General Category > Yeast and Fermentation

Rousing Yeast

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guvna:
If anyone's unfamiliar with the concept, here's a nice piece on it: http://www.brews-bros.com/index.php/topic/921-rousing-yeast-aka-swirling/

My questions:

Even if we don't have a stuck fermentation, would rousing the yeast be a good thing? Other than keeping the yeast in suspension, would there be a benefit from driving off CO2 or sulfur components?

Also, even if there's still an active fermentation -- meaning there are frequent bubbles in the air-lock -- do we even need to worry about oxidation?

bonjour:
Rousing yeast is a great technique for keeping active yeast suspended in the wort as you are nearing the end of the fermentation of really big beers.  And No, as long as you are producing CO2 you shouldn't have to worry about oxidation.

Fred

tony:
But why bother rousing yeast if the fermentation is chugging along, unless you've selected
a strain that's unattentuative and a great flocculater?
Usually there's enough yeast in suspension to keep things going to finish.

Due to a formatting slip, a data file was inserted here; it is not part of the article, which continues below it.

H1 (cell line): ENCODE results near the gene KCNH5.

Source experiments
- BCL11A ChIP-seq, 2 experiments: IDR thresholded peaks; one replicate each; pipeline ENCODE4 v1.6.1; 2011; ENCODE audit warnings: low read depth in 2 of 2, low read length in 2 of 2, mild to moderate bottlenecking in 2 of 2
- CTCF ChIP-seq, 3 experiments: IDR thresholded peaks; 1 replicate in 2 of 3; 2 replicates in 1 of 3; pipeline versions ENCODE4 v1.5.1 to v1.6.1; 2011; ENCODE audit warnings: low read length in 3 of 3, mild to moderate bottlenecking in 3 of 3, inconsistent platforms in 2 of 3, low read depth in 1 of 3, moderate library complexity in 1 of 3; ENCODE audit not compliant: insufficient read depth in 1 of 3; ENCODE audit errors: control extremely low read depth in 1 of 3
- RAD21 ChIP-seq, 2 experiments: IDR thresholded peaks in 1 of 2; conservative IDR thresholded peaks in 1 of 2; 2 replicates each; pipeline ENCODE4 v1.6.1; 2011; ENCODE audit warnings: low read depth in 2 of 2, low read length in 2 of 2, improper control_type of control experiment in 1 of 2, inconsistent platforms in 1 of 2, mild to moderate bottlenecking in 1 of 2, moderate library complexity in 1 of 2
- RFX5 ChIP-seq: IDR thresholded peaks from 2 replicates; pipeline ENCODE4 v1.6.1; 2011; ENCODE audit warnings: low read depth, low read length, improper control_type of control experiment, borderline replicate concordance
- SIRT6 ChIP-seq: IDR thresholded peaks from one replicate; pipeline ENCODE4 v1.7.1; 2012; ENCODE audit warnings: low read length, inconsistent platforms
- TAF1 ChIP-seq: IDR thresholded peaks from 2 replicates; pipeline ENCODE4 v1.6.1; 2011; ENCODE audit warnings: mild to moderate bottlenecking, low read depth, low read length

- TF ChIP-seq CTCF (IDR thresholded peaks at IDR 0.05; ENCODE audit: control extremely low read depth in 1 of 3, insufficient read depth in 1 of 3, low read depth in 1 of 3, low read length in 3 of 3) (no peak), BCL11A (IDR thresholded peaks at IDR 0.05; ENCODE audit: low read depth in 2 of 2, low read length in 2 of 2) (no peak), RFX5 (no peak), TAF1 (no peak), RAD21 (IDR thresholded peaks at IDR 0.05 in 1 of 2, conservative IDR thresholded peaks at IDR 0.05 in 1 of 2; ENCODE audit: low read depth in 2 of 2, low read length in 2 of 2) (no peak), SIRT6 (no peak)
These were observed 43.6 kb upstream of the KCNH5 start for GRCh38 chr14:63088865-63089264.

bonjour:

--- Quote from: tony on November 11, 2009, 11:48:42 AM ---But why bother rousing yeast if the fermentation is chugging along, unless you've selected
a strain that's unattentuative and a great flocculater?
Usually there's enough yeast in suspension to keep things going to finish.

--- End quote ---
When you are brewing really big beers, they all are

Fred

guvna:

--- Quote from: tony on November 11, 2009, 11:48:42 AM ---But why bother rousing yeast if the fermentation is chugging along, unless you've selected a strain that's unattentuative and a great flocculater?
Usually there's enough yeast in suspension to keep things going to finish.

--- End quote ---

That was part of one of my questions. Is rousing yeast beneficial in other ways, i.e. does it help release CO2 and H2S from solution? One would seem beneficial for yeast health, the other for your beer's final flavor profile.

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